Defining upper critical temperatures for an effective climate control to reduce heat stress

Salvador Calvet Sanz


The definition of homeotherm animal responses to temperature has traditionally based on metabolic and thermal physiology studies. The thermoneutral zone is defined as the range of ambient temperature within which metabolic rate is at a minimum, and within which temperature regulation is achieved by non-evaporative physical processes alone. As temperature raises, animals the upper critical temperature is reached, which is the ambient temperature above which thermoregulatory evaporative heat loss processes of a resting thermoregulating animal are recruited. These temperatures depend on a variety of factors including animal species and breed, age, adaptation or animal status, among others. These are influenced by other environmental conditions such as relative humidity and wind velocity. Determining upper critical temperatures seems essential to establish effective climate control strategies. However, evidence of research during the last decades shows that animal responses to heat stress are varied, as briefly reviewed in this article. These responses and include both short and long term responses depending on the magnitude and duration of the stress. Furthermore, as temperature raises a wide and complex range of behavioural, physiological and productive responses are triggered. Thus, the effects of heat stress may relate to animal welfare, health, productivity and sustainability concerns, and seem difficult to assess with critical temperatures only. Currently, major interest is devoted to develop indicators for heat stress, particularly early indicators. These indicators may vary among animal species, but are the basis for a better environmental control. In this sense, the advances of precision livestock farming are a sound basis for heat stress control. Therefore, apart from thermal indicators, animal-based information may supply very relevant information to decide about heat stress abatement strategies. This technology is more and more available for farmers, and very relevant developments are currently developed and will also be developed in the future. In summary, an information-based decision system related to animal indicators may be effective for a practical climate control in livestock farms.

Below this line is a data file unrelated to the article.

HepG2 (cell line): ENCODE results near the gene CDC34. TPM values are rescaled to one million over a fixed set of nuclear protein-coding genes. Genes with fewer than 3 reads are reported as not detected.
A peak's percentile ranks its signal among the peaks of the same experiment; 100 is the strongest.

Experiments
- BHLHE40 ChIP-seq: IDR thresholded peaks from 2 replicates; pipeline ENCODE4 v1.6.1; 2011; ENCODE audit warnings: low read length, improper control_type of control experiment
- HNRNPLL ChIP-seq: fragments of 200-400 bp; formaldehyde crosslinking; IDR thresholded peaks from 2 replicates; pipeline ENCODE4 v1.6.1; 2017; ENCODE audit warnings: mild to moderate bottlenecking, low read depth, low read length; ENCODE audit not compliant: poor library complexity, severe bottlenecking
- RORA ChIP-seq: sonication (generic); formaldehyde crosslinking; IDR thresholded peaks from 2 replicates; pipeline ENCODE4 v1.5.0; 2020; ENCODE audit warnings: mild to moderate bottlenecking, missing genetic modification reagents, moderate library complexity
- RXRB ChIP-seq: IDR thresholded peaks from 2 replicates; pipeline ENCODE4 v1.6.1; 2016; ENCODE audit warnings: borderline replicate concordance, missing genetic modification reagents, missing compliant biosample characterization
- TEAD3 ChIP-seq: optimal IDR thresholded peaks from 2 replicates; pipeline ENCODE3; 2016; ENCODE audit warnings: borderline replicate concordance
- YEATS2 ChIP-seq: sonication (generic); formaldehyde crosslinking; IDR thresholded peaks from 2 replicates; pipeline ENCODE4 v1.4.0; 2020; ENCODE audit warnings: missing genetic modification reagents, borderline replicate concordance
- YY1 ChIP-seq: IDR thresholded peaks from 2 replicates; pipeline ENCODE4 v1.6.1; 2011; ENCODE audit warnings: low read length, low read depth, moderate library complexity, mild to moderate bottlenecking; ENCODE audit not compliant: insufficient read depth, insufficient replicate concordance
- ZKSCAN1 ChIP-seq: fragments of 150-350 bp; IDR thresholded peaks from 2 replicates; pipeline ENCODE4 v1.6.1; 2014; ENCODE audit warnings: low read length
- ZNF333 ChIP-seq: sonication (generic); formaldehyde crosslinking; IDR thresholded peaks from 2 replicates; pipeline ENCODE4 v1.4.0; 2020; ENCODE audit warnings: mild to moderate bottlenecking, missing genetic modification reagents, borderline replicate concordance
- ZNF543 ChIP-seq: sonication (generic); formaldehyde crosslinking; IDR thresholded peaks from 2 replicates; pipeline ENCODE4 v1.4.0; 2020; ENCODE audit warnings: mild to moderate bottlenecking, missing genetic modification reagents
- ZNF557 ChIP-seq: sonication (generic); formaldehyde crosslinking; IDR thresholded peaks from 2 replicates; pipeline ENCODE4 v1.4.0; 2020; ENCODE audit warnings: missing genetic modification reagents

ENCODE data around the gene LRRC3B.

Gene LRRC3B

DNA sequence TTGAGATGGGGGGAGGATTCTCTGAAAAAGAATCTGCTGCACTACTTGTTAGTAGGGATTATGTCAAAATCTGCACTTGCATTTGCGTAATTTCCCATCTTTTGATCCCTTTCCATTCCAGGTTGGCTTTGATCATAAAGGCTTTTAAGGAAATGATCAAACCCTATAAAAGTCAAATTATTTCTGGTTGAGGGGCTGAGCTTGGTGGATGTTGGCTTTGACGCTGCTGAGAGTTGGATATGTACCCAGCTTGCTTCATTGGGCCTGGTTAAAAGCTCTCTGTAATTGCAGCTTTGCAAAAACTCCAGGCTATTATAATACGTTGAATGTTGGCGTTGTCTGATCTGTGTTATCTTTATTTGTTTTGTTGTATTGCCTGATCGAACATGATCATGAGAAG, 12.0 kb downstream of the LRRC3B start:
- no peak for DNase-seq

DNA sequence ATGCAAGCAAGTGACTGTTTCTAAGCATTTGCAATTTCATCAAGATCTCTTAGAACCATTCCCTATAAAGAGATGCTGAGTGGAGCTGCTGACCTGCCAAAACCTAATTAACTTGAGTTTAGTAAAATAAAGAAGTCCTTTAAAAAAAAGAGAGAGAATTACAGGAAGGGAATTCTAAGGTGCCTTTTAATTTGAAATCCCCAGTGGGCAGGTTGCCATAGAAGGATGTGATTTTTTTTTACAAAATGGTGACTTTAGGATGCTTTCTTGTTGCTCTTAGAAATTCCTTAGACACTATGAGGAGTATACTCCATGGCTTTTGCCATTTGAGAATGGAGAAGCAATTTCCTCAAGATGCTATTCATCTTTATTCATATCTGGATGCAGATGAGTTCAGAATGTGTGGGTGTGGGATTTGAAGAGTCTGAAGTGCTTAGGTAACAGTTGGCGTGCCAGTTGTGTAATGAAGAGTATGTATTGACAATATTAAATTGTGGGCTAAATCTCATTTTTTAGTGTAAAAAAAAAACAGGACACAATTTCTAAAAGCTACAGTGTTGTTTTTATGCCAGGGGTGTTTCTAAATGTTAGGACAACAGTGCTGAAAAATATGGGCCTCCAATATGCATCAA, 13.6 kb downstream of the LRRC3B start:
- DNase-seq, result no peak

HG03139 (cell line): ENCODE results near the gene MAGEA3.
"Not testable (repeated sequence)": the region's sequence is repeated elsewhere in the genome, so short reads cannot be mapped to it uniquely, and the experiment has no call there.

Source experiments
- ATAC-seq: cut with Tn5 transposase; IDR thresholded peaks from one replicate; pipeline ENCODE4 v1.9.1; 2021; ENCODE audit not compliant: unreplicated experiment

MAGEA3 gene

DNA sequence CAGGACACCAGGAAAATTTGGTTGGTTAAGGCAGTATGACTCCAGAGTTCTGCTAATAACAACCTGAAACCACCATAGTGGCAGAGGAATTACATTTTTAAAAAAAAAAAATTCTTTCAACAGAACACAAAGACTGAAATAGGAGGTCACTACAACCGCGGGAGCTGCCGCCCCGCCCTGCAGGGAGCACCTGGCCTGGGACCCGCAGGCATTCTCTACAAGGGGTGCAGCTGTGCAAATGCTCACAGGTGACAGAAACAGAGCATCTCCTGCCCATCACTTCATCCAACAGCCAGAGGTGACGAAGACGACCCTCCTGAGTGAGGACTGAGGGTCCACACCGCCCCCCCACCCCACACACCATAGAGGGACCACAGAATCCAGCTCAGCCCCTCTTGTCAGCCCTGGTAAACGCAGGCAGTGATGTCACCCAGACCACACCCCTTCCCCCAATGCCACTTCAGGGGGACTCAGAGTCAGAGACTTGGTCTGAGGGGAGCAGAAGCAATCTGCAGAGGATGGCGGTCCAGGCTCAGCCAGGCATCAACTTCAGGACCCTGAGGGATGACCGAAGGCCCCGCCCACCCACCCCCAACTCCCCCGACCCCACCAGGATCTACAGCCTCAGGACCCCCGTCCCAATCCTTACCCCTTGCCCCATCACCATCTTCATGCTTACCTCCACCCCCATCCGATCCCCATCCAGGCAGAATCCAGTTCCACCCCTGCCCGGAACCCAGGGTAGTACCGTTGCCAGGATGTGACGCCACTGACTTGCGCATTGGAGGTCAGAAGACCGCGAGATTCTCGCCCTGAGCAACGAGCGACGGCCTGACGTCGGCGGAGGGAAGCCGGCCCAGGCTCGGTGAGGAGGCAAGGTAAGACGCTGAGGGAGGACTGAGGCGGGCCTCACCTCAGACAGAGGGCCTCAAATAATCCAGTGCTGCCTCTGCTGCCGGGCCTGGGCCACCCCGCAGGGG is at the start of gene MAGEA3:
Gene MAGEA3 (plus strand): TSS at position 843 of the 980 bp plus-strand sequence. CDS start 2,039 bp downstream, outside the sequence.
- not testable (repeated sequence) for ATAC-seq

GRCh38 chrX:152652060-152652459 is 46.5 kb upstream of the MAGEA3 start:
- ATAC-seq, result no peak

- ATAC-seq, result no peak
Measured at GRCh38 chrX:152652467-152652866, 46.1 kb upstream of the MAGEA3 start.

Heat stress, Precision livestock farming, Critical temperature, Welfare, Indicators, Climate control

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